With their zany videos and cheeky-chappy lyrics, Supergrass encapsulated the optimistically laddish and retro-tinged zeitgeist of the Britpop era. But despite being one of the mid-90s' most commercially successful home-grown talents and enjoying considerable critical acclaim in their own right, they were forced by a cruel quirk of pop history to live in the shadow of two giants in what is now considered a gilded musical age: Blur and Oasis.
Having survived and prospered for more than a decade past the height of their fame, it was announced yesterday that the Oxford group, which started life as a three-piece, is splitting after 17 years together, citing "musical differences". They will play four more shows together this summer before going their separate ways, the band said in a statement.
Supergrass had a string of hit singles, the highest of which peaked at number two, including the teen-anthem "Alright", with its instantly recognisable chattering piano riff, as well as the more dreamy and mature "Moving", about the tedium of touring which became their last top 10 hit in 1999.
Their first studio album I Should Coco, released in the spring of 1995 at the height of the popularity of Britpop, went to number one and resurrected the cockney phrase for a generation of young music fans to copy.
Yet while they recorded six albums together and could captivate huge festival audiences, Supergrass struggled to shake off suggestions that they were everybody's second favourite band. Still they continued to record throughout the last decade despite enduring a series of setbacks including an incident in 2007 when bass player Mick Quinn suffered spinal injuries during a fall while sleepwalking out of the first floor of a French villa.
In a statement, the group said: "Thanks to everyone who has supported us over the years. We still love each other but, cliché notwithstanding, musical differences have led to us moving on and of course we all wish each other well in the future."
They will round off their career with four farewell shows in June, starting at Glasgow Barrowlands on 8 June, then Manchester's Academy, the Brixton Academy in London and a final show in Paris on 11 June. The group's Danny Goffey and Gaz Coombes have already launched their own spin-off act, The Hotrats.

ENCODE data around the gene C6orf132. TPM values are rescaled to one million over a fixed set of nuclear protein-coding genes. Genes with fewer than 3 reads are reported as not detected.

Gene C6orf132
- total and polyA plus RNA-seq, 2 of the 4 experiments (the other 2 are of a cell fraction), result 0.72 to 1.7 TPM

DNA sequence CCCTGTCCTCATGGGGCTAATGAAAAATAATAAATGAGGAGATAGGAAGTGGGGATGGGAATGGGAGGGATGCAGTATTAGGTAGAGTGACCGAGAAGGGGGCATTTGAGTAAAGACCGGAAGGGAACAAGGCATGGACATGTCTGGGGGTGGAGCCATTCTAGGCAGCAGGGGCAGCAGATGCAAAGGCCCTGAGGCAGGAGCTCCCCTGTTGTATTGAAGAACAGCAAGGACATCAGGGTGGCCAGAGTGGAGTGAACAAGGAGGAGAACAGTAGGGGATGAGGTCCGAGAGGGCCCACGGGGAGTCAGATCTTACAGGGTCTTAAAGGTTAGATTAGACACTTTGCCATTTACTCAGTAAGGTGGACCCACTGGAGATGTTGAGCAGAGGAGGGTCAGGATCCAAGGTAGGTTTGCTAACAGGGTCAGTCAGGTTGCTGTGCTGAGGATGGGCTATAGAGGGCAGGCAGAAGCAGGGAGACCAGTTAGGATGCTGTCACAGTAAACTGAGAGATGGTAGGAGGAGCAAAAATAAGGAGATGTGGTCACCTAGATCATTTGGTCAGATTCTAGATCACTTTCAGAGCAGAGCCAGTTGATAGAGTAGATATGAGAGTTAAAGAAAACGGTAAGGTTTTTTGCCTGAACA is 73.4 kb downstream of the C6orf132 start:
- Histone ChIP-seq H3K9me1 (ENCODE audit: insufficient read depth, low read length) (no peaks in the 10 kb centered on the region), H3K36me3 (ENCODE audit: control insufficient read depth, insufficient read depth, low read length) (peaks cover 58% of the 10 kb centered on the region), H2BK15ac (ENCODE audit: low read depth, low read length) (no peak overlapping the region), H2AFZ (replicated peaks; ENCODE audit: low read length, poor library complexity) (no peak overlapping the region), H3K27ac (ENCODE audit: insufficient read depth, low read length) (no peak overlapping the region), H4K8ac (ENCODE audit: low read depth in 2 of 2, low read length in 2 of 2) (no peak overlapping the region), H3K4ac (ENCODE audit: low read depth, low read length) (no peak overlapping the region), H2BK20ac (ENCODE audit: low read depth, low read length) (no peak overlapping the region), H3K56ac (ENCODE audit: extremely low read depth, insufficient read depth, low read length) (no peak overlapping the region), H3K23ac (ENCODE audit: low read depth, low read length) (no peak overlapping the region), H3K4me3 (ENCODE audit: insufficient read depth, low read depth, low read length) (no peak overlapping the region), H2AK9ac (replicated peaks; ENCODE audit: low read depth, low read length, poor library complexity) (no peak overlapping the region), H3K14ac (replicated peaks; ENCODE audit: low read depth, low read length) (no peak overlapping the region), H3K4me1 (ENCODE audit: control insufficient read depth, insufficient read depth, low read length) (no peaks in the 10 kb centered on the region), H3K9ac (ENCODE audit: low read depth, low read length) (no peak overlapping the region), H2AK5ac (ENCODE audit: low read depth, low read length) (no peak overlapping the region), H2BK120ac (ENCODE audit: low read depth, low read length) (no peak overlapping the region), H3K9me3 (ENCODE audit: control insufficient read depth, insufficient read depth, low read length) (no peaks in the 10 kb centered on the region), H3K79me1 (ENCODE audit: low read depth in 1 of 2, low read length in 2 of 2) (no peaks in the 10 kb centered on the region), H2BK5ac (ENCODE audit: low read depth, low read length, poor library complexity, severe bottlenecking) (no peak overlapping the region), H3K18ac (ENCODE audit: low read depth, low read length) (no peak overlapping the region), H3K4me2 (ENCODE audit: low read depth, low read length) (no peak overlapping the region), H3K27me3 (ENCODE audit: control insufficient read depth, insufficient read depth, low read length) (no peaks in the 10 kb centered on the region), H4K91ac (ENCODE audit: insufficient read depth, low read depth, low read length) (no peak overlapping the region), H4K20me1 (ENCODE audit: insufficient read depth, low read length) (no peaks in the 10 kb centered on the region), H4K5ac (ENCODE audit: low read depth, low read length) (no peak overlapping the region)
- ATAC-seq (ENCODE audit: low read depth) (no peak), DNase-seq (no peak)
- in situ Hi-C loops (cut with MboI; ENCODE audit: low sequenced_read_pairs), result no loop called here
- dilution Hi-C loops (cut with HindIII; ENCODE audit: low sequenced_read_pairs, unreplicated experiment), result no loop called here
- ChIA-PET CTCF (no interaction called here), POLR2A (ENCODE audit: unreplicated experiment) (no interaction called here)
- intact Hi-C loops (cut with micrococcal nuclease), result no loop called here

Supergrass started life as teenage band The Jennifers, but in their later incarnation went on to perform at the Jericho Tavern in Oxford, a venue that was also to be famous as the proving ground of another group of local lads, Radiohead, who played their debut gig there. Supergrass's first single, "Caught by the Fuzz", was championed by John Peel. But it was I Should Coco that cemented their place in the vibrant music scene of the period and went on to sell nearly one million copies worldwide. It was nominated for that year's hotly contested Mercury Prize while "Alright" won an Ivor Novello songwriting award.
The same year they won newcomer gongs from Q and NME magazines.
They later celebrated their 10-year anniversary with a "Best Of" collection called Supergrass Is 10 while their sixth studio album Diamond Hoo Ha charted in 2008, the same year that their contract with record company EMI concluded.
Supergrass: A history
* The origins of Supergrass lie in the band The Jennifers, which formed in 1990, featuring Gaz Coombes, 16, on vocals and Danny Goffey, 18, on drums.
* Supergrass formed in 1993, releasing their debut album I Should Coco a year later, which entered the UK charts at number one. It sold 500,000 copies in the UK, and 990,000 worldwide.
* The band drew acclaim with their debut single "Caught By The Fuzz" in 1994, and went on to reach number two in the singles chart twice. Their most famous song was the teenage anthem "Alright".
* The quartet's sixth studio album, Diamond Hoo Har, made it to number 19 in the UK in 2008. It was recorded by Coombes and Goffey after Mick Quinn injured his back in a sleep-walking accident.Reuse content